5. Annual core goods inflation increased by 0.09 points to 5.97 percent in June. Annual inflation was up in durable goods due to base effects but down in other main categories. The substantial April-May price hikes were replaced by a slowdown in June across categories where exchange rate pass-through to prices is relatively faster, such as home appliances and automobiles. Prices of automobiles increased only modestly, while prices of furniture and electric/nonelectric appliances went down. On the other hand, core goods excluding clothing and durable goods continued to reflect the effects of cumulative depreciation in the Turkish lira. Hence, underlying trend of core goods inflation registered a small increase in June.
Factors Affecting Inflation
6. Industrial production declined by 2 percent in May on a monthly basis. This fall stemmed mainly from the production loss led by strikes in the automotive sector. The lowering effect on industrial production of the contraction in the production of vehicles is expected to be compensated for in the coming months. On a quarterly basis, the production level in the April-May period is 1 percent higher than the average production in the previous quarter. Assessing the PMI and BTS data together, a strong rebound is not expected in industrial production in the second quarter.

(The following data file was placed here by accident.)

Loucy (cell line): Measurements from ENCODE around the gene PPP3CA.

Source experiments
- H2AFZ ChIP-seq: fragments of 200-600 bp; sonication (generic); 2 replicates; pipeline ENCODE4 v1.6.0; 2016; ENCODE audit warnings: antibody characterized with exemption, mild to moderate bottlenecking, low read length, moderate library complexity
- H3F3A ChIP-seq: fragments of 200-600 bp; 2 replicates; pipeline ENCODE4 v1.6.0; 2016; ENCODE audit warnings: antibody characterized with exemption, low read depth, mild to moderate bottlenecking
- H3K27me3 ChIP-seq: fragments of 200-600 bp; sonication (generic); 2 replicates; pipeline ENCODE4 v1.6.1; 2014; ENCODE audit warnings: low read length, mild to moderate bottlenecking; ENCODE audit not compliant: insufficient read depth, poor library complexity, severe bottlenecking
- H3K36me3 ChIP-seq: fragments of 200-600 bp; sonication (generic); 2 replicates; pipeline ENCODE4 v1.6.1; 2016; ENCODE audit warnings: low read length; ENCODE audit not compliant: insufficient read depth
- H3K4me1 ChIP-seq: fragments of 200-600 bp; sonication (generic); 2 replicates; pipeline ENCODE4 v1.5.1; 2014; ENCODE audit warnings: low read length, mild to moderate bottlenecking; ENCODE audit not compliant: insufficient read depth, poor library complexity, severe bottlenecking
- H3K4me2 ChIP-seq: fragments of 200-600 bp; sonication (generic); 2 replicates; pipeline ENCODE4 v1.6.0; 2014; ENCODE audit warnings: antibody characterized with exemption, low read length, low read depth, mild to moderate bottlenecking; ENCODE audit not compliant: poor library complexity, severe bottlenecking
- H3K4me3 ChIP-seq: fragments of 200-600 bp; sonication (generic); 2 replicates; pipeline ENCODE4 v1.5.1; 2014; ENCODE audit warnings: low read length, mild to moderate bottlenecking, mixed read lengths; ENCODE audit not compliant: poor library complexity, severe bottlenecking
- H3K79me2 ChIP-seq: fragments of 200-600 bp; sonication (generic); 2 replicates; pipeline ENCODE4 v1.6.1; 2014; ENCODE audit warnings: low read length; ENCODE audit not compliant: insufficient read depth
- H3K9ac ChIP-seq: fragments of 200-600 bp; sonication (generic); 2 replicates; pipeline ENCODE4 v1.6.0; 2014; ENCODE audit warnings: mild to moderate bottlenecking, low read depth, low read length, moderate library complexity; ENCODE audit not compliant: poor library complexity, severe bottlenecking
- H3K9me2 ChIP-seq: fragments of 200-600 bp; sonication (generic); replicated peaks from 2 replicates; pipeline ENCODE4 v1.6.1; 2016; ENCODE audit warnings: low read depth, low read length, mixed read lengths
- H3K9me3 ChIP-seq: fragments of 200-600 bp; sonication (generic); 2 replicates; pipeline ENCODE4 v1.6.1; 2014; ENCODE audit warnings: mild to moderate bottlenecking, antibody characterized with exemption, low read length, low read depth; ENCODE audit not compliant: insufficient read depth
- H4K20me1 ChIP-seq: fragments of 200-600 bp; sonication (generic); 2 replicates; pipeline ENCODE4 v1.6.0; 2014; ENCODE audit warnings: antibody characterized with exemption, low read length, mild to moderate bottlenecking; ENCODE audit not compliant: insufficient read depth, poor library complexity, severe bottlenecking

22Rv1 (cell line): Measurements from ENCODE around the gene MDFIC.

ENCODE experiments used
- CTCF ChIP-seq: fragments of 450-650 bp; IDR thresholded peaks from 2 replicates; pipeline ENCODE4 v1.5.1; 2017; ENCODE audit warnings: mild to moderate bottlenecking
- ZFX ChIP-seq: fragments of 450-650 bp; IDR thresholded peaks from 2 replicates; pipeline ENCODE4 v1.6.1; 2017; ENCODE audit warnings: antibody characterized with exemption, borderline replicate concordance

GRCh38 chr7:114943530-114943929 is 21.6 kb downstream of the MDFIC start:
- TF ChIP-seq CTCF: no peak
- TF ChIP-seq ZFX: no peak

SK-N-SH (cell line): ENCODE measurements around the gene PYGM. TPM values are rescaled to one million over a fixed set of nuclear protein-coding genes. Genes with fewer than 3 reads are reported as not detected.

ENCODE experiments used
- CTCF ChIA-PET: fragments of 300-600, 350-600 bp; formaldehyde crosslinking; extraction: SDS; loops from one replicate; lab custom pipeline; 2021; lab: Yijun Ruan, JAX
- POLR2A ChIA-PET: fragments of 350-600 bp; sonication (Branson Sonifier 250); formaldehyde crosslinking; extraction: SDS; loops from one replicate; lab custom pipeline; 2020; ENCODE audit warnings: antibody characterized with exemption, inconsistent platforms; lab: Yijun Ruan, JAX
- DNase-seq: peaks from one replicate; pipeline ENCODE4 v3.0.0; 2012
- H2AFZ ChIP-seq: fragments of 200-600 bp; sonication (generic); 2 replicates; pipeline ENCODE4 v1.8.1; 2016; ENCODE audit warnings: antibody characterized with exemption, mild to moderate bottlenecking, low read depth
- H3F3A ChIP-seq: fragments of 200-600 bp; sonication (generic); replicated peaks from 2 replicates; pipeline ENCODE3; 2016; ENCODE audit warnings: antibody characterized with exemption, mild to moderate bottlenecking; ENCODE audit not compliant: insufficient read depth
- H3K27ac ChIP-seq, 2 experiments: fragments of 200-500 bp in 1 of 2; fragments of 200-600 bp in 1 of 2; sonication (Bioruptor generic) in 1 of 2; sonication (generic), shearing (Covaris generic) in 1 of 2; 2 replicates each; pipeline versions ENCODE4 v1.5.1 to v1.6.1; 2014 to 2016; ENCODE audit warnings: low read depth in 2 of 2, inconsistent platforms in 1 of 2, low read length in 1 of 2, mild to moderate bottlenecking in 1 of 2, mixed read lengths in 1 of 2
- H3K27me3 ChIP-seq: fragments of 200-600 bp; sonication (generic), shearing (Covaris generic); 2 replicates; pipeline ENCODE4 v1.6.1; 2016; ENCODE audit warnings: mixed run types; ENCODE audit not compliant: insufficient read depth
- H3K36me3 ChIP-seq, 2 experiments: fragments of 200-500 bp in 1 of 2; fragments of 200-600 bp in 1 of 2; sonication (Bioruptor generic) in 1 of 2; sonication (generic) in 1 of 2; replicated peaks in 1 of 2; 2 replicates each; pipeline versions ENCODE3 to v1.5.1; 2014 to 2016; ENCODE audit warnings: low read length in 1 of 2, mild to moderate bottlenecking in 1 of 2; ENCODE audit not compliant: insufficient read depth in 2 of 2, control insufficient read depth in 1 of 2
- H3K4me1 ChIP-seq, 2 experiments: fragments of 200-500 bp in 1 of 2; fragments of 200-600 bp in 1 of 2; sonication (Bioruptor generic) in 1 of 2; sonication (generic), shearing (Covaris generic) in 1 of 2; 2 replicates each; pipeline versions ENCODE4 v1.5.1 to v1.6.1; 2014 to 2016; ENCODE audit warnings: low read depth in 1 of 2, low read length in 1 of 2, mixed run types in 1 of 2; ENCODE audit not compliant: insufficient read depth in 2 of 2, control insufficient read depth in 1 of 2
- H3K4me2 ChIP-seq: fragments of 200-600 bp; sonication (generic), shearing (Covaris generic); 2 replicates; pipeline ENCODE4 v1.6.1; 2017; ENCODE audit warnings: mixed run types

7. Data on the expenditure side suggest that production and imports of consumption goods increased in the April-May period compared to the average of the previous quarter. Domestic sales of home appliances recorded an uptick in this period. Likewise, sales of automobiles in the second quarter stood above the first-quarter average. Consumer confidence, on the other hand, continued to weaken due to geopolitical risks and uncertainties in global markets. Among investment indicators, production and imports of machinery-equipment posted a decline in the April-May period in comparison to the average of the previous quarter. Production and imports of mineral products, among the indicators for construction investment, registered an increase in the same period. Construction employment remained flat in April. Investment tendency maintained its sluggish course in the second quarter of 2015. Accordingly, domestic private demand is expected to contribute to growth moderately in the second quarter.